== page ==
New York

Norman Lewis

Although Norman Lewis (1909–79) was a first-generation Abstract Expressionist, his contribution to the New York School has largely been forgotten. His recent rediscovery, however, has begun to rectify this state of affairs and to reveal how the African-American artist forged a unique path within a normatively white movement. This modest show of sixteen works on paper from 1945 to 1975, entitled “Intuitive Markings,” could only hint at Lewis’s stylistic range, but it nevertheless confirmed that his artistic preoccupations reflected an abiding need to represent the African-American experience as much as to engage abstraction and formalist innovation.

As an artist schooled in naturalism, Lewis came out of the circle surrounding sculptor Augusta Savage during the late Harlem Renaissance and struggled to balance the social imperatives of his milieu with the prevailing formalist decrees of the art world. “The development of one’s aesthetic abilities suffers from such emphasis [on social conflict],” rendering it “merely another form of illustration,” he wrote in 1949. If Lewis never completely eclipsed the social realist roots evident in his work of the late ’30s and early ’40s, he gradually challenged them through the language of abstraction. Thus Lewis began to submerge his characters in an overriding pattern, as in an untitled work of 1945, in which a vestigial figure seems caught in an overlay of rectilinear cages—perhaps a metaphor for the artist’s own conflicted situation. In other works, a diverse group of characters are united within a particular formalist vocabulary. In Frolic, ca. 1958, for example, a host of fashionable and colorful figures gleaned from Harlem street life merge into a riotous mass of striated lines, as Lewis plays the language of social commentary against one of linear abstraction.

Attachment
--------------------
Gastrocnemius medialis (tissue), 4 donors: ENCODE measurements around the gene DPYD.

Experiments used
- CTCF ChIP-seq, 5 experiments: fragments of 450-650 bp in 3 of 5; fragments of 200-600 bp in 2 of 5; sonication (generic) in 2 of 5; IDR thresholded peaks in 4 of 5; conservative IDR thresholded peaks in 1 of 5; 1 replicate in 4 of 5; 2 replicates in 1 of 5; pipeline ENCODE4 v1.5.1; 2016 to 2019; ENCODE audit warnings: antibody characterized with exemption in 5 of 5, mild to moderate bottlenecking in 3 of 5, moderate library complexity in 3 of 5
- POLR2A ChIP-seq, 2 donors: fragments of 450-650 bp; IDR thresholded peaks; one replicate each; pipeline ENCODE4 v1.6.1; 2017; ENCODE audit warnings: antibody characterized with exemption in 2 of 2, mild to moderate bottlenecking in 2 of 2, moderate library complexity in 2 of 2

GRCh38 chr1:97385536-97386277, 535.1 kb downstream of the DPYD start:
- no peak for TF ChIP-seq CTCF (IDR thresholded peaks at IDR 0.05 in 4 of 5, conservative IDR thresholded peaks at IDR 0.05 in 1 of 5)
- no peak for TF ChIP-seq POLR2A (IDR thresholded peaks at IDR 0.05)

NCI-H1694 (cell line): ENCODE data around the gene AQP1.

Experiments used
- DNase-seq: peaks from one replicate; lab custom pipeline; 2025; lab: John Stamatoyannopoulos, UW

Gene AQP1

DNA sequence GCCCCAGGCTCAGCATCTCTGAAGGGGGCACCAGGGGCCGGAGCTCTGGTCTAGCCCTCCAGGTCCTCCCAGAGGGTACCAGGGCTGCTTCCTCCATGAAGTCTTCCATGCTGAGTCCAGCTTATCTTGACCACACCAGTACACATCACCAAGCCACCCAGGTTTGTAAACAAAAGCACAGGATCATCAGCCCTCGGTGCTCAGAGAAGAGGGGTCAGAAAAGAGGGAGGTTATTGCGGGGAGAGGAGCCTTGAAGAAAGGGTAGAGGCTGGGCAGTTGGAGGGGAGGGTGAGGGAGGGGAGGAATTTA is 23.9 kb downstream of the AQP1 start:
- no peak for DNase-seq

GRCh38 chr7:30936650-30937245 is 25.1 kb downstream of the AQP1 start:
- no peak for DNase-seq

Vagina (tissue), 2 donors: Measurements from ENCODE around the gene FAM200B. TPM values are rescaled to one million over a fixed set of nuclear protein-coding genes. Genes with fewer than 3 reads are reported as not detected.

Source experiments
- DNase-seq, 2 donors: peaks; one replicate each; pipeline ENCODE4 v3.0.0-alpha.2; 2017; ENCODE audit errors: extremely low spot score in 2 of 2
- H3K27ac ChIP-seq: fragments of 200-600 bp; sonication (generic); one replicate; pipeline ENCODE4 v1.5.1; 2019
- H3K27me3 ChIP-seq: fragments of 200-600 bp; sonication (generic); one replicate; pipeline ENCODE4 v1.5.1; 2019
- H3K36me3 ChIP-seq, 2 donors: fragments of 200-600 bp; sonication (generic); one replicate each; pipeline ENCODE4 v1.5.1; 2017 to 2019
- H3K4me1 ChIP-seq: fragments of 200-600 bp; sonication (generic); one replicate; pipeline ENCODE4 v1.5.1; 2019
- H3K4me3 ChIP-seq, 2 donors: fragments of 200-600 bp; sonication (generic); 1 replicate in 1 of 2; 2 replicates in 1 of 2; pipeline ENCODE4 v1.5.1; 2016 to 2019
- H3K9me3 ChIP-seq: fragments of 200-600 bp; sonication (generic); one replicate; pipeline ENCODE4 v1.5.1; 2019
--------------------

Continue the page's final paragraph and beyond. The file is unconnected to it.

This coexistence of representation and abstraction is perhaps nowhere more poignant than in Limits, 1954, in which darkly shadowed crosses spread across a light beige ground. Formally this work could be read as anything from an illusionistic version of Lucio Fontana’s torn canvases to the blurred forms of distant stars pulsating in the darkening haze of a summer night. But something more politically resonant is going on: The linear cruciforms gradually become a harrowing image of welts and scars, the aftermath of a slave whipping. This social content pierces Lewis’s carefully orchestrated field of forms and colors.

Although his fellow AbExers shared a common interest in Jung, it is hard to consider Lewis’s achievement as emerging from any sea of universal symbolism. His subtle suspension of form and content is scarcely the product of intuition alone. Unity and division, cohesion and dissipation, all dynamic conditions of color harmony and dissonance and of static versus vibrant composition—these are the conditions that Lewis employed in his complexly personal (socially conscious) aesthetic purpose. Along with addressing the transcendent subject matter of the American Abstract Artists with whom he exhibited, Lewis continued throughout his oeuvre to attenuate his own presence in the world, never forgetting the particulars of the African-American experience—embodied by the narratives of urban families and workers—that governed his earlier realist style.

Mason Klein